Seed Bank

"Preserving seeds for future generations"

seed 1

Why are seed banks important?

Seeds are more easily kept than plants for conservation.

Give a good source of native seeds if something happens to others from a natural source.

More genetically diversity in seeds prevents diseases of taking the seeds as easily.

The seeds won't be affected by climate change.

How does the Waiheke Seed Bank work?

The Waiheke Seed Bank is a community seed bank.

This seed bank’s main focus is on our responsibility at kaitiaki/caretakers of our seeds/ te kākano.

The kaupapa of this bank is one of reciprocity. The expectation is that if you take seed from this bank, you will in turn return to seed to this bank for future use.

For more information:

Waiheke Seed Bank brochure

Before a person can get seeds he or she needs to fill in a from. This can be done with the following link or while in the centre.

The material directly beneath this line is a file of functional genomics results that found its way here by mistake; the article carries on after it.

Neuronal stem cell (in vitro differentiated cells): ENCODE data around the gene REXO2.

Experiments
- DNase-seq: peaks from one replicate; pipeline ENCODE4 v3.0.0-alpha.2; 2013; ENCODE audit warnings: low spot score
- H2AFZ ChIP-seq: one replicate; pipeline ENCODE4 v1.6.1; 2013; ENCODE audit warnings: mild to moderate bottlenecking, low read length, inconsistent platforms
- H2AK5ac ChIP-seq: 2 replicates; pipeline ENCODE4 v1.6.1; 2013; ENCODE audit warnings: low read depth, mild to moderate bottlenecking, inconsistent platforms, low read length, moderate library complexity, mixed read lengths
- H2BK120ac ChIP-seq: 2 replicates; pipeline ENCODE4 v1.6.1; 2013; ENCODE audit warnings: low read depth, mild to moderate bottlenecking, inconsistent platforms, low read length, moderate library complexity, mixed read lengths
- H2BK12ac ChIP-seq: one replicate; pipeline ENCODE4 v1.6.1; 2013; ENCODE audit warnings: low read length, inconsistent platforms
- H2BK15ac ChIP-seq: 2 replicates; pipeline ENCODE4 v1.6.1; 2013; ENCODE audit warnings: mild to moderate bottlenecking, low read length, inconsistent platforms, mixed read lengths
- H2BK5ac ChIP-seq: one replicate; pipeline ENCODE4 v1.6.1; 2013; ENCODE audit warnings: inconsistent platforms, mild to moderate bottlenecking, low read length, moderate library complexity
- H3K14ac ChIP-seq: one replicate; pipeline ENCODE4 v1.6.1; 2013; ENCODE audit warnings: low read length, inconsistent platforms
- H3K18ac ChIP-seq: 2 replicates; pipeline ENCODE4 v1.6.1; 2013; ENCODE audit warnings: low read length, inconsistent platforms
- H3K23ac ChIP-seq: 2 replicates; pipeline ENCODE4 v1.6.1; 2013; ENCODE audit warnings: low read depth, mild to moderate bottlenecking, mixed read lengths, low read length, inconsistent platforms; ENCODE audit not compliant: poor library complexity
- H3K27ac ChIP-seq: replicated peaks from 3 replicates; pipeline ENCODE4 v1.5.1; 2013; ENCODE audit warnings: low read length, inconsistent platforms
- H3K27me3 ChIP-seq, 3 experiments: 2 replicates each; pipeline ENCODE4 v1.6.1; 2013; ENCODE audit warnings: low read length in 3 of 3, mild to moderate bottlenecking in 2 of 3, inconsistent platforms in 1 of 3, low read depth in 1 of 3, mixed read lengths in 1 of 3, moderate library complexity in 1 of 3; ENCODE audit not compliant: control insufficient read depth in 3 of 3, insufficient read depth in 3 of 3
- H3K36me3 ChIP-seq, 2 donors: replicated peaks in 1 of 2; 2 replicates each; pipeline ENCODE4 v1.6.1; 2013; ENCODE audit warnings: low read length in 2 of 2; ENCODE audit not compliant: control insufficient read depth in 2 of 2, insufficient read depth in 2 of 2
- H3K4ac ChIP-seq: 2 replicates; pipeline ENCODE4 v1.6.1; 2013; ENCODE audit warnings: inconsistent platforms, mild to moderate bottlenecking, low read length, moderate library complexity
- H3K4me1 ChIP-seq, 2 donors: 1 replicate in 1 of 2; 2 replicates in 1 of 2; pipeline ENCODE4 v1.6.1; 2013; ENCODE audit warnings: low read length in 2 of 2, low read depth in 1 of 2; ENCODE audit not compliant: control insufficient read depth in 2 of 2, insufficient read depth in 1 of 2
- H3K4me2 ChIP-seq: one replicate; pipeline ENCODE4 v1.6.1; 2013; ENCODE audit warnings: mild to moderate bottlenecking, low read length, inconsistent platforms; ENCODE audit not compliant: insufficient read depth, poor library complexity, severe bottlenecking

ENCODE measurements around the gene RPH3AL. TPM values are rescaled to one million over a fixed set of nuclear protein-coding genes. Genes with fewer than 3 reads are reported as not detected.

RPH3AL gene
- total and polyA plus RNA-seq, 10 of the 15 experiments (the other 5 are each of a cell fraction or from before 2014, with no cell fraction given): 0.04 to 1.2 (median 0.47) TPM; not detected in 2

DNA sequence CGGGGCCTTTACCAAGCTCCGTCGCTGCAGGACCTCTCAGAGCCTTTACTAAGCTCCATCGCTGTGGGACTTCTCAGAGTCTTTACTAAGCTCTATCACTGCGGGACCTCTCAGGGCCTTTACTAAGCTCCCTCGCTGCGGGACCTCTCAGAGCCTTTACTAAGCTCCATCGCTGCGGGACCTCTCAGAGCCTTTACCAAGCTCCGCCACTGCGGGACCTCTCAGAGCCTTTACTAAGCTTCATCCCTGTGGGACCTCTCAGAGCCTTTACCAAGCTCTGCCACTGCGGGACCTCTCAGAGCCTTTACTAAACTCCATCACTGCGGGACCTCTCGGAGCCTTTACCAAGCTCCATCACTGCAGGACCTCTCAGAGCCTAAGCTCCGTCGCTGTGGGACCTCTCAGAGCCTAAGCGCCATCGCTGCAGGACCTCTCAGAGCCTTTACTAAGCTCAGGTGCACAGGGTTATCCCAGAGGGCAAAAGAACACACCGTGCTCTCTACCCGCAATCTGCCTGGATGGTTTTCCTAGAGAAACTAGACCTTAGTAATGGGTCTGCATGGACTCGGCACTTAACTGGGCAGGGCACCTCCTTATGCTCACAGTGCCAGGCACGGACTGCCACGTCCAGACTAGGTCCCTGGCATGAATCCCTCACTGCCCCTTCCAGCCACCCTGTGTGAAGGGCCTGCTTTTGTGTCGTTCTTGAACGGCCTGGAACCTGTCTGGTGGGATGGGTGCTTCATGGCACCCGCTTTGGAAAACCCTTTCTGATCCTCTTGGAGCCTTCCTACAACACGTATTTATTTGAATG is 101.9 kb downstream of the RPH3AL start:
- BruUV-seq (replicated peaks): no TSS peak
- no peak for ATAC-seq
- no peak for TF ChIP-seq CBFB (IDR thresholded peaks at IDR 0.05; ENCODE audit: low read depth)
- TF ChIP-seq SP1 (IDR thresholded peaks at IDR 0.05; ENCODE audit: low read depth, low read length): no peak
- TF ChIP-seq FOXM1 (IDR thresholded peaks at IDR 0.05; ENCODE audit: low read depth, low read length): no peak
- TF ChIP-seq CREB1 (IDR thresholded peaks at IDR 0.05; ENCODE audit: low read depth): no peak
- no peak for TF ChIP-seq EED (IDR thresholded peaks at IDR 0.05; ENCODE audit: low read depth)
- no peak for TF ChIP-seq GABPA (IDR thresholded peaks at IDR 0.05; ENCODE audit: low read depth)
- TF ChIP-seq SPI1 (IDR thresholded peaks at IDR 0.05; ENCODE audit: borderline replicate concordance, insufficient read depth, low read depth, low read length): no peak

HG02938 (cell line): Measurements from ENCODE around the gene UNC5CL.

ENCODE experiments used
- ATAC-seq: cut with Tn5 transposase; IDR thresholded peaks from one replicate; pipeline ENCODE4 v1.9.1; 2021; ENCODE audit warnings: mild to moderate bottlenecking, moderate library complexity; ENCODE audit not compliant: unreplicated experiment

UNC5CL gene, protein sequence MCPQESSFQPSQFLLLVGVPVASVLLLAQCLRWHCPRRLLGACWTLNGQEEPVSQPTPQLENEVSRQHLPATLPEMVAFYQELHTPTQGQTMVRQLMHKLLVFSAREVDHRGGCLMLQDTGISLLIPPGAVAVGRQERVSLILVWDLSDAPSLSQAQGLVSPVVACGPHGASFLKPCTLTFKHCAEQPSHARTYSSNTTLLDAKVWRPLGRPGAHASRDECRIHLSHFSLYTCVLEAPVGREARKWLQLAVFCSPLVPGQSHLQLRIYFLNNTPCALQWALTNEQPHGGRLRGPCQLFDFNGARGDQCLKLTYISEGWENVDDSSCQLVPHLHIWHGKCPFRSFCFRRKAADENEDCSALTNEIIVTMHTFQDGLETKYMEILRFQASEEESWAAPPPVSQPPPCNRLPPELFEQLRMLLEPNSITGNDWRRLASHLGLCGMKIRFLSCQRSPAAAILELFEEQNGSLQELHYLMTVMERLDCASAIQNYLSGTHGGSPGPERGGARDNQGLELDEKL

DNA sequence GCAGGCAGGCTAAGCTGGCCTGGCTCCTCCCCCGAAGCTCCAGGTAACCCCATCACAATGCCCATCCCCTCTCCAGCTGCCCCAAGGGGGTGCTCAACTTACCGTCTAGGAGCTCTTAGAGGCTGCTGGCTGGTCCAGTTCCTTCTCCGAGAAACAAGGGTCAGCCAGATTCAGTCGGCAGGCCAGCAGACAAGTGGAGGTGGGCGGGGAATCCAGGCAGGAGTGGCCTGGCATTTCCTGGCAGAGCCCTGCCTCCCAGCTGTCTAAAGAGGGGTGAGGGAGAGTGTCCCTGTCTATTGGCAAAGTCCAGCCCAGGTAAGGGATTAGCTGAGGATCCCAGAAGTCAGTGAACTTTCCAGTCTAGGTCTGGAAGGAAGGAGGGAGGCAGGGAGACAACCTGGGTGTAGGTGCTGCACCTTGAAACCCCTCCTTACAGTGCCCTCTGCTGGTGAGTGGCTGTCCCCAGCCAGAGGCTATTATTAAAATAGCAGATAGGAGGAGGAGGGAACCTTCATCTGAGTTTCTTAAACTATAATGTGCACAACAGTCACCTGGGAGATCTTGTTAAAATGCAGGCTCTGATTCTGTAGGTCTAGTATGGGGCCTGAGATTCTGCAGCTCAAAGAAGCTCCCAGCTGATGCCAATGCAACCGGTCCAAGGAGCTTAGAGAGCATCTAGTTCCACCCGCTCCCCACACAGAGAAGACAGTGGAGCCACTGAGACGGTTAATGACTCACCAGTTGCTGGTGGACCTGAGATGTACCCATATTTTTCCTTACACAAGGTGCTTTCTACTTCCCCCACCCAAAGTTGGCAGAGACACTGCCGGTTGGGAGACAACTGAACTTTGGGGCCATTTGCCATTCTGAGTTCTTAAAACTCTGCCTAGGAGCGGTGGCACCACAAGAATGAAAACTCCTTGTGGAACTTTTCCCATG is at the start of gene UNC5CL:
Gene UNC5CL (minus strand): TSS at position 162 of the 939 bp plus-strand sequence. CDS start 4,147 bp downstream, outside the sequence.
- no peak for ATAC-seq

How you can be involved?

Gather seeds from your garden

Dry the seeds and store them in a paper bag and then in an air tight container or a dark glass jar that is air tight.

Put them in a dark, cool place or bring them over to Waiheke Sustainability Centre for the Waiheke Seed Bank.

Make sure to keep notes about the plants the seed comes from. The notes can be about how the plant did.

For more information about your seeds:

infographics seeds


Waiheke Seed Bank Inventory

Flowering Seeds


German chammomile

Hollyhock - light pink

Marigold Durango Outback

Marigold small

Papaver/Peony Pink

Pink Multibell

Stock white pink


Fruit seeds

Alderman Peas

Climbing bean

Hopi climbing bean

Jeneifer Beans

Major's  Cook climbing bean

Peruvian goose beans

Rib Zucchini

Rocquefort dwarf bean

Seneka speckled bird egg climbing green bean

Tomato - purple calabash

Triamble pumpkin

Leaf seeds

Italian Parsley

Red russian kale